Letter to the Editor: We Will Vote ‘Yes’ for Sevastopol Referendum
The youngest students in Sevastopol School are taught in its oldest classrooms, built in 1924, the heyday of silent films, Model T Fords and bootleg booze.
Age alone doesn’t disqualify a building as a place of learning, but Sevastopol, a National Blue Ribbon School, has coped since the 1920s through prudent spending and innovative use of its patchwork facilities. The district’s administrators, teachers and support staff deserve credit and respect for achieving educational excellence in the face of hardships decades in the making.
Could Sevastopol plod along without an operating referendum or a referendum to replace the 1924 and 1946 sections of school building? Combined, the referendums on the Nov. 6 ballot amount to $27 million, a lot of money even considering the district decided against seeking funds for a brand-new campus. So, yes, we could escape a tax hike and Sevastopol will still open its door every school day.
Education can be done on the cheap, but if done so, Sevastopol’s hard-earned academic standing will diminish as teachers go to better schools and student achievement scores drop. My wife and I will vote “yes” and gladly pay higher taxes because we know from first-hand experience that our modest investment is worth it.
Six of our seven grandchildren attend Sevastopol schools – elementary, middle and high school. Our four children completed their educations in Florida, but when it came time to send their own children to school, three of the four relocated to Door County – largely for quality of life, including good schools.
We have visited Sevastopol often – for plays, musical performances and class projects. But it took a behind-the-scenes tour last year to realize how much Sevastopol is able to accomplish with cramped spaces, outdated technology and unsafe, unhealthy facilities.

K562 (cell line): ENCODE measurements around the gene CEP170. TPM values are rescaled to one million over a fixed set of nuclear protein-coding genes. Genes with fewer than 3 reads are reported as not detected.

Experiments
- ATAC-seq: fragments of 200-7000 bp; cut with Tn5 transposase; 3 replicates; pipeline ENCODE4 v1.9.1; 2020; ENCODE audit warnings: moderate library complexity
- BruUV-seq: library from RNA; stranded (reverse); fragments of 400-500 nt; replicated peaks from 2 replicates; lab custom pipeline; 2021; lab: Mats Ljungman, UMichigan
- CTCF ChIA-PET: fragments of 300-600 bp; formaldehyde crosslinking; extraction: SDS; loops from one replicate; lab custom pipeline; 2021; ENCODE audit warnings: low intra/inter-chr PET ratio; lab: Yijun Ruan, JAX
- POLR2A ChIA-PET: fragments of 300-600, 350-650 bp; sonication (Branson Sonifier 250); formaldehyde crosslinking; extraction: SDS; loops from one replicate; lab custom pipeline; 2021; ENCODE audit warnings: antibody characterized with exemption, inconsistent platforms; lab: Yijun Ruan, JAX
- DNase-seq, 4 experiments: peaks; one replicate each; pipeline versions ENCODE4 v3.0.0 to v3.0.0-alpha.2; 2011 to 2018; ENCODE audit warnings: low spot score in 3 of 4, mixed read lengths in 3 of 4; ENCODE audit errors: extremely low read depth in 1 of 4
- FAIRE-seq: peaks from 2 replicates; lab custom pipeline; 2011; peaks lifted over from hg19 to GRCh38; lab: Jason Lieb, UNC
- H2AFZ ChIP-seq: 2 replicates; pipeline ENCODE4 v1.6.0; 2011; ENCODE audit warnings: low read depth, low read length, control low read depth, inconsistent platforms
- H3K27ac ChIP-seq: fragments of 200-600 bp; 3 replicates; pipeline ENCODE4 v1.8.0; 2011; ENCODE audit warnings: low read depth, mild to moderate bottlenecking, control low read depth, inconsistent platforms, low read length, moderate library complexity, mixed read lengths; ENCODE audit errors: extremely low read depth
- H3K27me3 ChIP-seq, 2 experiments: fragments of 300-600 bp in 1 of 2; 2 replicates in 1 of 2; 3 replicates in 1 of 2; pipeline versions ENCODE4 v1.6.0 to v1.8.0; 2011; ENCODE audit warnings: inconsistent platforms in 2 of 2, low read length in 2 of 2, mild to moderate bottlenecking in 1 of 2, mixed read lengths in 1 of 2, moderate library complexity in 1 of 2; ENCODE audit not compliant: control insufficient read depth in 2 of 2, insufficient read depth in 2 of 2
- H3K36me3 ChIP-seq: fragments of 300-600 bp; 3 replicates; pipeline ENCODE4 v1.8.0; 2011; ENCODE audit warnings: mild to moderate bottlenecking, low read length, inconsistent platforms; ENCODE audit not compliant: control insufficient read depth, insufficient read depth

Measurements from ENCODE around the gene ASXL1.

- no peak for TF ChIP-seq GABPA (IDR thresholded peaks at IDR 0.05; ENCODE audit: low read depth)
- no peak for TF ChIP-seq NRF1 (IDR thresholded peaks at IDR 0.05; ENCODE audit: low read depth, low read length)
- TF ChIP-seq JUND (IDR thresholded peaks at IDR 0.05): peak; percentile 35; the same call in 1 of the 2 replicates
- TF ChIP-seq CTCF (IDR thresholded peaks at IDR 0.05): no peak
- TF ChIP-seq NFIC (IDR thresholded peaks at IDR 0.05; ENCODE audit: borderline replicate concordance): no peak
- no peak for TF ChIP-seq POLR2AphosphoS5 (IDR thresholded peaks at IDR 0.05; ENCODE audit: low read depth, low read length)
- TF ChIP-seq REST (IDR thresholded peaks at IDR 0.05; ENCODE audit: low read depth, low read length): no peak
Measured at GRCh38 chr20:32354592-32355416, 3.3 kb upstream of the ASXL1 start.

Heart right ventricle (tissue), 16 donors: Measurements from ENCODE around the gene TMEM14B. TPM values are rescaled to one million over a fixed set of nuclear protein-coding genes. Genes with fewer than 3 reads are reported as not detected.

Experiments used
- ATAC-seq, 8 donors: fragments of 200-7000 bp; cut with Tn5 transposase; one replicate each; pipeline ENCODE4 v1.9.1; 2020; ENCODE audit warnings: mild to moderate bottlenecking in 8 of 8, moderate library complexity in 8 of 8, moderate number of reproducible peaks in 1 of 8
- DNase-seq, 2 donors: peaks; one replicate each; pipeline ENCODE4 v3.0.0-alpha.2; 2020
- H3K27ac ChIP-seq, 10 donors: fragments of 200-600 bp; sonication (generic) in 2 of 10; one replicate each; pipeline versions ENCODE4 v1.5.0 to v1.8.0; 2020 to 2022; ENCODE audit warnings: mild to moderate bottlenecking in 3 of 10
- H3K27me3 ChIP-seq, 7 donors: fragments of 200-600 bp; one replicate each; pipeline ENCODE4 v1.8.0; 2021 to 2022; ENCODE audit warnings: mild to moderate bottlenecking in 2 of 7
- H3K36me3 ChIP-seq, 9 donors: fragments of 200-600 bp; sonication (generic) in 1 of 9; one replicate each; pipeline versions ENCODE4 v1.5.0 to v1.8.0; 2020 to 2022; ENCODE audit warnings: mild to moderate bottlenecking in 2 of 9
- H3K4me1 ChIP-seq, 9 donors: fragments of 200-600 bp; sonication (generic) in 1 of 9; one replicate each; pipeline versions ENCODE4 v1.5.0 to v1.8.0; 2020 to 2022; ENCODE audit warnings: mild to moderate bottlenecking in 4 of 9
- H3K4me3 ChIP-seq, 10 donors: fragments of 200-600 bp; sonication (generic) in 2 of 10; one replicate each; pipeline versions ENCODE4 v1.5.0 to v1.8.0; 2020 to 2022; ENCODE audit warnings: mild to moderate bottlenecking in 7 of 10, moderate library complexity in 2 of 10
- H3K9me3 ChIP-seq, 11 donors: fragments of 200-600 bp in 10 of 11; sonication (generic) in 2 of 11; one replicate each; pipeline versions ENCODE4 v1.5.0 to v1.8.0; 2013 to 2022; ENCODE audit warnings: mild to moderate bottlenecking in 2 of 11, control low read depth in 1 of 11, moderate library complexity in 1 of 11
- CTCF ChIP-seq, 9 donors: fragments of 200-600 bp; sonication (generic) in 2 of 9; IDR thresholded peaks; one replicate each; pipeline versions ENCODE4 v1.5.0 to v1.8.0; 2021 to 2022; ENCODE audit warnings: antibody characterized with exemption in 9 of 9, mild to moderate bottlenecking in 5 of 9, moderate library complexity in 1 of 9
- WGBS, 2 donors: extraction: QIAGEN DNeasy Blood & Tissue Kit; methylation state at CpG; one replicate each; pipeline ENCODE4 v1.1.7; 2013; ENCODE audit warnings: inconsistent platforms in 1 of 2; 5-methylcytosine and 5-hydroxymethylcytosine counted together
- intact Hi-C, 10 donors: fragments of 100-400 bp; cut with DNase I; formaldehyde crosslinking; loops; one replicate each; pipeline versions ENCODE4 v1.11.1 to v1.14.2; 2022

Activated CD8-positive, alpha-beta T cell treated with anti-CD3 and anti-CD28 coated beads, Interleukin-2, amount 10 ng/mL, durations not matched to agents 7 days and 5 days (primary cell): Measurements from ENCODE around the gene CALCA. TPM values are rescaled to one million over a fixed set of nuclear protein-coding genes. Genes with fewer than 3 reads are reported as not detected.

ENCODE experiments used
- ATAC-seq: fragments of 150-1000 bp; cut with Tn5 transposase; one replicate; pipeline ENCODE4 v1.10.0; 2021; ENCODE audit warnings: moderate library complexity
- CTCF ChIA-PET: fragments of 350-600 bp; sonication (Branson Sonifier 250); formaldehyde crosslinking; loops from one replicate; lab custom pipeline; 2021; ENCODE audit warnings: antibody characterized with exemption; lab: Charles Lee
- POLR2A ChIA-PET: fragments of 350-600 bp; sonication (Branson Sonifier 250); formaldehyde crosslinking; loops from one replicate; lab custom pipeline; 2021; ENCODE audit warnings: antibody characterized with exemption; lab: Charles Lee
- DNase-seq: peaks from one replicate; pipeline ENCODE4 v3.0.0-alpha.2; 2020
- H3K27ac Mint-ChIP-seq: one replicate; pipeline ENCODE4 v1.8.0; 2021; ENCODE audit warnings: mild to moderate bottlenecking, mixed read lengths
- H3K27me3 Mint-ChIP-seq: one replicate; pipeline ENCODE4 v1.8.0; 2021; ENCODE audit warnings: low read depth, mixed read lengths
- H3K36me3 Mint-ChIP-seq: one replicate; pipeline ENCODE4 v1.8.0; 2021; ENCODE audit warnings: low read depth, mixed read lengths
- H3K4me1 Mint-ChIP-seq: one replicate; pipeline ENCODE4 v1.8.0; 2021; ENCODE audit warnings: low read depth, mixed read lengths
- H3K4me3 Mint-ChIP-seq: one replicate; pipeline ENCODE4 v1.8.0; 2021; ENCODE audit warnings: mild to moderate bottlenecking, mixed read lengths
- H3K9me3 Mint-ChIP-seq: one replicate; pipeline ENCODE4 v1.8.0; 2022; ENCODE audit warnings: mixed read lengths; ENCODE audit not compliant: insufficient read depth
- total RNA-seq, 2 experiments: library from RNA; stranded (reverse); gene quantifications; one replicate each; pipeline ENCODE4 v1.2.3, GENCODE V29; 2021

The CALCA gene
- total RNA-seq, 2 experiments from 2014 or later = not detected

The art teacher deals with water leaks from a locker room above that drip into her classroom; another teacher suffered a severe electrical shock from a panel of wall switches. Special needs students are tucked here and there, some in closet-sized rooms. The laptop you own is newer and more powerful than many computers used daily in classrooms.
For those unfamiliar with the school you’re being asked to support with your tax dollars, trust us when we say no other institution within the district is more ingrained in its community and no other institution does as much to serve its community.
With educational funding from the state deeply cut, it now falls to local communities to chip in, in some cases, at considerable individual sacrifice. Please don’t punish our schools for that plight; elect advocates for higher state spending on education. Until then, if you agree it’s time to step up for Sevastopol schools, vote “yes” Nov. 6. If you’re not convinced, please visit the school and check out conditions for yourself, including all that’s happening in the classroom. You, too, might decide that an investment in the community’s beloved school district is worth skipping a few meals out.
Michael and Penny Killenberg